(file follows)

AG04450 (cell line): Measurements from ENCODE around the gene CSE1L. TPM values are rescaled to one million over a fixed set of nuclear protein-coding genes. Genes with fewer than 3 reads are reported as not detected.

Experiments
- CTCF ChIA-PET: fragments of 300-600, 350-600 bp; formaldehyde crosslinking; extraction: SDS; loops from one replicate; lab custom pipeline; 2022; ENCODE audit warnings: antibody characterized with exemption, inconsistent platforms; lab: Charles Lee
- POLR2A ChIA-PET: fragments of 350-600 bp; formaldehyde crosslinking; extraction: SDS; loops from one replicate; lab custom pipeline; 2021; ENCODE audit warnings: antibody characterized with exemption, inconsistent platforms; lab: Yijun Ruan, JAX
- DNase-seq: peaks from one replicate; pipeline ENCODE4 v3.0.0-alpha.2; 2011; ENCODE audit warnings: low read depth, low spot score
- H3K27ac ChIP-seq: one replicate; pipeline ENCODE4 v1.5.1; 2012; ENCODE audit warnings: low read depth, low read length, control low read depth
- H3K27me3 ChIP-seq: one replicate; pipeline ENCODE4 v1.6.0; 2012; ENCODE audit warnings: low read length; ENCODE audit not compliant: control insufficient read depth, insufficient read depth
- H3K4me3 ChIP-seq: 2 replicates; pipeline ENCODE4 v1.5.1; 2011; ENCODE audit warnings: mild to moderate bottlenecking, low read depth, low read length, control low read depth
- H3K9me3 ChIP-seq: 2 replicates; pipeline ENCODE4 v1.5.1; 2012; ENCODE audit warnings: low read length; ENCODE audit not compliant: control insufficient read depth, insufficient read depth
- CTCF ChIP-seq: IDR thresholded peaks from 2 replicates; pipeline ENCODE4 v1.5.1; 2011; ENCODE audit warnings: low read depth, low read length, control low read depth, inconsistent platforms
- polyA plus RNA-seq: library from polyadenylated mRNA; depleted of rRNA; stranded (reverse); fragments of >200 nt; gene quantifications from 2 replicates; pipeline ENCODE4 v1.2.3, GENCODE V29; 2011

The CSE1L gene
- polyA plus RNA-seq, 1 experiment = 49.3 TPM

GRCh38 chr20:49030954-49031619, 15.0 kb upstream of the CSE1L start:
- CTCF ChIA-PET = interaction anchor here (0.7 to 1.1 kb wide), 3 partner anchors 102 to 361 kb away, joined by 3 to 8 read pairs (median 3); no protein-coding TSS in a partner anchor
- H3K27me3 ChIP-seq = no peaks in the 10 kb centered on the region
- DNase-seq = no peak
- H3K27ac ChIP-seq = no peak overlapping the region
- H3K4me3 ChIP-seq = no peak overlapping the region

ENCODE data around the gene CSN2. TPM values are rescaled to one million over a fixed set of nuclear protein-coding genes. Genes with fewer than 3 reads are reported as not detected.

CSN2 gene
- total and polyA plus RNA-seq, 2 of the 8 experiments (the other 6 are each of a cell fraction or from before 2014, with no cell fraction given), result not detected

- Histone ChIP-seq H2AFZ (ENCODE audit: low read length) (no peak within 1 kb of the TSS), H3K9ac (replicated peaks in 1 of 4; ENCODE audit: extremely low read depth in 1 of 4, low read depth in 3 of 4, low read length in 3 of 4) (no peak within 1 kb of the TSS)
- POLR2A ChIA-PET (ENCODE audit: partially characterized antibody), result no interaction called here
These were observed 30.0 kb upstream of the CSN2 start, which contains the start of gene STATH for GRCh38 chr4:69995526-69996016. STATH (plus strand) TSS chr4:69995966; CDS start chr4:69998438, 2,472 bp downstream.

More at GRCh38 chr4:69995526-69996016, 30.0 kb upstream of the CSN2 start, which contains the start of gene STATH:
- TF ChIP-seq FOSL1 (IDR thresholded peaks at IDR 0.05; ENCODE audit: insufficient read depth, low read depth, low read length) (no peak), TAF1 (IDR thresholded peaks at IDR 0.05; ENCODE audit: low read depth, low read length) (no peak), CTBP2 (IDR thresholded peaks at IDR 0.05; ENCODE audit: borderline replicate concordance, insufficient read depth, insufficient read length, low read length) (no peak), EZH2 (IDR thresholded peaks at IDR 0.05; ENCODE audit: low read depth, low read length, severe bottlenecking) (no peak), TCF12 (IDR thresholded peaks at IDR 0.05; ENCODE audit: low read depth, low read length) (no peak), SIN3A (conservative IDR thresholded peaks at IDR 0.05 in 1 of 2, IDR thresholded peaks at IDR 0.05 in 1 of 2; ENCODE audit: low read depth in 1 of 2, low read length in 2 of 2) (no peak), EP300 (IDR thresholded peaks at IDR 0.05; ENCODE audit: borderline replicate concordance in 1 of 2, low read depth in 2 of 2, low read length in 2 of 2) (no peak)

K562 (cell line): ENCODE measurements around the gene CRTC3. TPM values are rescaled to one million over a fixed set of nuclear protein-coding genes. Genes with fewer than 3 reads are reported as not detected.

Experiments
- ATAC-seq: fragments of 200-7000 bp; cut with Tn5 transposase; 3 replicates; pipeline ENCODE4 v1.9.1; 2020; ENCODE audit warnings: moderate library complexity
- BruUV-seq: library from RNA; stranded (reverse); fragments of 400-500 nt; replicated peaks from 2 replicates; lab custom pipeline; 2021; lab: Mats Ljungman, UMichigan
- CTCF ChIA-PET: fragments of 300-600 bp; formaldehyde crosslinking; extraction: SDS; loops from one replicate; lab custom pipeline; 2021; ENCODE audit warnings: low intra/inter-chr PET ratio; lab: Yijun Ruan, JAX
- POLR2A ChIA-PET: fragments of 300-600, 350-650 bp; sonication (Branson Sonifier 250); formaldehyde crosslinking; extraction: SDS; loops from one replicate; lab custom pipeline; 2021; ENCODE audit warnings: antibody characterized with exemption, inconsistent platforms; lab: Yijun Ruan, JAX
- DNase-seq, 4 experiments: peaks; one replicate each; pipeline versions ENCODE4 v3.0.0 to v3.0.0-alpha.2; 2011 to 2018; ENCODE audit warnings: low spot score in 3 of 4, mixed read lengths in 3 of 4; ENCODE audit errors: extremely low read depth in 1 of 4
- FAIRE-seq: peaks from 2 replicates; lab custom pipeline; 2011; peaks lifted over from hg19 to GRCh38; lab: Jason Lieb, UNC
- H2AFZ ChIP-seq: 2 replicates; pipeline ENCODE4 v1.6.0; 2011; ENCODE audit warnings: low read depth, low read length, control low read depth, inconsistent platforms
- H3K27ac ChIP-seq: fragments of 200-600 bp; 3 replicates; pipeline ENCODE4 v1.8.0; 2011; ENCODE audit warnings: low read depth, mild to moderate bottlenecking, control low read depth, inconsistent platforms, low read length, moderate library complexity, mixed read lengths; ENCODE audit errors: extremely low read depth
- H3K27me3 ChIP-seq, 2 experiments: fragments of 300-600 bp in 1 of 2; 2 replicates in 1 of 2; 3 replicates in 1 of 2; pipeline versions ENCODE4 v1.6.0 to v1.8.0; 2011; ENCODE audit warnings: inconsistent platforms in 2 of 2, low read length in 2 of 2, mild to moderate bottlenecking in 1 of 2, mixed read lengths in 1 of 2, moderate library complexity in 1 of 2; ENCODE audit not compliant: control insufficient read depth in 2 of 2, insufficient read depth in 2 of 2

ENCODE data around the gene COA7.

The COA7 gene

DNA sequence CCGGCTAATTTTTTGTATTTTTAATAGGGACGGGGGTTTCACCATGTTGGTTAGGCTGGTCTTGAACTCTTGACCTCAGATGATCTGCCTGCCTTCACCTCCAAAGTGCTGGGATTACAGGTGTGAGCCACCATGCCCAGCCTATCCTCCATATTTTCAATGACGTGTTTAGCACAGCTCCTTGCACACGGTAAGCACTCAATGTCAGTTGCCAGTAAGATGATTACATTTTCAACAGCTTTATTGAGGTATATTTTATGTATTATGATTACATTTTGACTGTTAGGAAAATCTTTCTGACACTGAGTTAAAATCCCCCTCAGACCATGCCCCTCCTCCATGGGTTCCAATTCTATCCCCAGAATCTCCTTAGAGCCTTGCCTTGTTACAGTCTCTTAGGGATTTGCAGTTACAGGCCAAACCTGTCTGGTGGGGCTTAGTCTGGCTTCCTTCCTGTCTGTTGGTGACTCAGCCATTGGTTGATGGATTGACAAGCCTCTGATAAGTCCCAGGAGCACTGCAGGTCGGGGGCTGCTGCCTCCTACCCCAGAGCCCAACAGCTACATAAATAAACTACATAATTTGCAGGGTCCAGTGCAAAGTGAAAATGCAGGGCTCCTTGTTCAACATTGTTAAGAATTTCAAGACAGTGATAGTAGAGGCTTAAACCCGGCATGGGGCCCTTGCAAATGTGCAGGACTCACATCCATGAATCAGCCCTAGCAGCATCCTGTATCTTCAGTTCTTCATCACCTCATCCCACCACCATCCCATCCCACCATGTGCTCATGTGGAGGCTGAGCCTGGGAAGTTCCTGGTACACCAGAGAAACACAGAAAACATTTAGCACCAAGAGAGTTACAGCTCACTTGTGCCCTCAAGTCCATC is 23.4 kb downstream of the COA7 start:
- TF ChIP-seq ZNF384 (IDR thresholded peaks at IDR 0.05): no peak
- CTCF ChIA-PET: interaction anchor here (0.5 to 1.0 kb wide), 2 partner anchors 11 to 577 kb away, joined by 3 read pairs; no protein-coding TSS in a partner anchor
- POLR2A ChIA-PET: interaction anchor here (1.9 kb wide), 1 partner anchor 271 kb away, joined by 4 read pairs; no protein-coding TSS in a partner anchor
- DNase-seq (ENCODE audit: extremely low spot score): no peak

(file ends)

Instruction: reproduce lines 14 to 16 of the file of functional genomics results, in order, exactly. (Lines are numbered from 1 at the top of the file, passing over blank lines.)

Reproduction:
GRCh38 chr20:49030954-49031619, 15.0 kb upstream of the CSE1L start:
- CTCF ChIA-PET = interaction anchor here (0.7 to 1.1 kb wide), 3 partner anchors 102 to 361 kb away, joined by 3 to 8 read pairs (median 3); no protein-coding TSS in a partner anchor
- H3K27me3 ChIP-seq = no peaks in the 10 kb centered on the region